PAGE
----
Senate Takes First Step Toward Immigration Overhaul, Long Road Ahead
After months of negotiations, the Senate Gang of 8 introduced an immigration overhaul bill, the Border Security, Economic Opportunity and Immigration Modernization Act of 2013, last week. Hearings have been scheduled before the Senate Judiciary Committee and lawmakers hope to have the bill to the full Senate this summer.
NLC President Marie Lopez Rogers, mayor, Avondale, AZ responded to the introduction of the bill in a statement.
Mayor Rogers said, "Today has been long in coming. Cities have advocated for fixing our nation's broken immigration system for many years. For too long the badly performing system has placed numerous financial and social strains on our local communities and created obstacles to helping immigrants fully contribute economically, as well as culturally, to our nation."
The bipartisan proposal was introduced by Senators Michael Bennet (D-CO), Dick Durbin (D-IL), Jeff Flake (R-AZ), Lindsey Graham (R-SC), John McCain (R-AZ), Robert Menendez (D-NJ), Marco Rubio (R-FL) and Chuck Schumer (D-NY). The 844-page bill creates a link between an earned pathway to citizenship for undocumented immigrants in the United States and border security.
The bill creates a minimum 13-year path to citizenship for the estimated 11 million undocumented immigrants and includes an expedited track for the so called "DREAMers" who were brought into the country by their parents as a young age.
Local governments would be eligible for a small competitive grant program for integrating immigrants with English language and civics programs. Additionally, states and local governments would be included in a requirement that employers are subject to E-verify requirements. The bill reauthorizes the State Criminal Alien Assistance Program and authorizes new grants for communications equipment for state and local law enforcement along the nation's southern border.
A new program for STEM (Science, Technology, Engineering and Mathematics) students would be funded by fees on employers. The proposal also includes increases in the H1B worker visas to incorporate efforts to bring more physicians and health professionals into underserved areas.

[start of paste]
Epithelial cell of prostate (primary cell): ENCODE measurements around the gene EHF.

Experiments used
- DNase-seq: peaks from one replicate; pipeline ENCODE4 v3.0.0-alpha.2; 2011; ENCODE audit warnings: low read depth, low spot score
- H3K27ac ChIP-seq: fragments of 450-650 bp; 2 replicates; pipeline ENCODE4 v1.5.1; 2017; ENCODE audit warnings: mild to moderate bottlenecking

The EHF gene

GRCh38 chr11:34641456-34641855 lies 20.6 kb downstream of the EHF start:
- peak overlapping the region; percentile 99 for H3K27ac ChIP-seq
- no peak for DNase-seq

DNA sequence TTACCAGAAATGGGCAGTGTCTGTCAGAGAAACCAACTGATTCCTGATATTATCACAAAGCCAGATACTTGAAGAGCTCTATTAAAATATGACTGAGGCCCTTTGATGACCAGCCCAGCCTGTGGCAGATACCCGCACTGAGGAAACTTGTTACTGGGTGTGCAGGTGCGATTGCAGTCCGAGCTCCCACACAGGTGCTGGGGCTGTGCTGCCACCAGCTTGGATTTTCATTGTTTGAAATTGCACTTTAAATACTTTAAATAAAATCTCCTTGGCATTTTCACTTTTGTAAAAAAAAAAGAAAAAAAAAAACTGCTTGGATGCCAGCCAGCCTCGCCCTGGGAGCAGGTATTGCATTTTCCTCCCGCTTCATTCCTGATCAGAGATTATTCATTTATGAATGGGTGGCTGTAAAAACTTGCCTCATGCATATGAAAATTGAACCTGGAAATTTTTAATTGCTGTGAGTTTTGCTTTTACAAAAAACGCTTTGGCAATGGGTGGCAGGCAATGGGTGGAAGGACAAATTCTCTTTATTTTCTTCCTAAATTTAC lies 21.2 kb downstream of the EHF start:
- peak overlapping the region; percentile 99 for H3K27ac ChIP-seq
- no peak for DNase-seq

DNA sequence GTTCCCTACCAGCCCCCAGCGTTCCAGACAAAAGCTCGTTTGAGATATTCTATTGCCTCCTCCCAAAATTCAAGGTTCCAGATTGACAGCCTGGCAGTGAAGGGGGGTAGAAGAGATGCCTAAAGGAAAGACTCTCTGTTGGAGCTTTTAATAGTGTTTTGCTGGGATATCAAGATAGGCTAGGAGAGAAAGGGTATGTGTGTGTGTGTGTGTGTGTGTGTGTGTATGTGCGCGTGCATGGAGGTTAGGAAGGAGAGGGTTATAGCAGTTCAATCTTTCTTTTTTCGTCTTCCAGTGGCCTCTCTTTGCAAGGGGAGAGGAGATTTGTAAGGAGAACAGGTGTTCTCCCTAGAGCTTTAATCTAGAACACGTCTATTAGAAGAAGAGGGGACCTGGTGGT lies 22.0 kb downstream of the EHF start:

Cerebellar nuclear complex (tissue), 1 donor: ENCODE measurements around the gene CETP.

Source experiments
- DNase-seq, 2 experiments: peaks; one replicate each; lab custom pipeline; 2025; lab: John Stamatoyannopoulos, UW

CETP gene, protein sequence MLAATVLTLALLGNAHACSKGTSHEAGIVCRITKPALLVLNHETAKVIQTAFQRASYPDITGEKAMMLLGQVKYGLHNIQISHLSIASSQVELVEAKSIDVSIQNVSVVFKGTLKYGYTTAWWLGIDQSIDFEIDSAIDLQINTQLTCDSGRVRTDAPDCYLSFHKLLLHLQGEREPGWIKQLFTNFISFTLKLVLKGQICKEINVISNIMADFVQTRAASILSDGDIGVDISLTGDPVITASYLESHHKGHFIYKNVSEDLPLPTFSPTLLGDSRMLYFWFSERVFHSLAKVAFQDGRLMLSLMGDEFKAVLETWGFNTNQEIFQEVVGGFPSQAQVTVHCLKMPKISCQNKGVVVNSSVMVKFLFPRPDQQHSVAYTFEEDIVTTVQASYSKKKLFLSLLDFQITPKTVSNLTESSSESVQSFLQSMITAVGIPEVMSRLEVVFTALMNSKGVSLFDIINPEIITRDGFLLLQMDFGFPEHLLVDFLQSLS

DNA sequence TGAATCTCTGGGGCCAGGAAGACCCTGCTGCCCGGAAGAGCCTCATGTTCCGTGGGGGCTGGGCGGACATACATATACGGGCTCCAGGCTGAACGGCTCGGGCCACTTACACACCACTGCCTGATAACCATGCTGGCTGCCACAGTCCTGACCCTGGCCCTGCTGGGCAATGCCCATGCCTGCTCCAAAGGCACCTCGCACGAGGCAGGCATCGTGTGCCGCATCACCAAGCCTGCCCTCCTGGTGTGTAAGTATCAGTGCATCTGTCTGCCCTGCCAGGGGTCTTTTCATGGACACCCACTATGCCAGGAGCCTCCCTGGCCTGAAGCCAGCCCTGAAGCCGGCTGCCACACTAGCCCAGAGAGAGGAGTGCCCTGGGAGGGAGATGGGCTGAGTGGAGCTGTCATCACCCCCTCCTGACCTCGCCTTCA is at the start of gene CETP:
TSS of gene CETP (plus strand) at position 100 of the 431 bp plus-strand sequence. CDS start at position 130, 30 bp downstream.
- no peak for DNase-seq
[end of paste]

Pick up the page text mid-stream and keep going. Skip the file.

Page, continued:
The bill contains a new visa program for low-skilled workers and a new agricultural worker program.
Visa fees and penalties would supplement a $6.5 billion federal investment in border security designated as emergency spending to hire 3,500 additional Customs and Border Protection Officers. Further, a Border Oversight Task Force would make recommendations and review immigration and border enforcement policies and strategies. State and local governments would have representation on the commission.
After three months of negotiating details of the legislation in secret, lawmakers will now have an opportunity to make changes to the bill in the Senate Judiciary Committee where a mark-up has been scheduled for early next month. They will also have an opportunity to weigh-in during debate on the Senate floor. On the House side, a separate group has been developing a companion House bill where there is likely to be a very intense debate.
In her statement Mayor Rogers added, ""While we will wait to comment on specific proposals in the legislation as the process plays out, NLC will be working to make sure the unique needs of our nation's cities and towns are reflected in the bill. The nation has already waited too long for reform."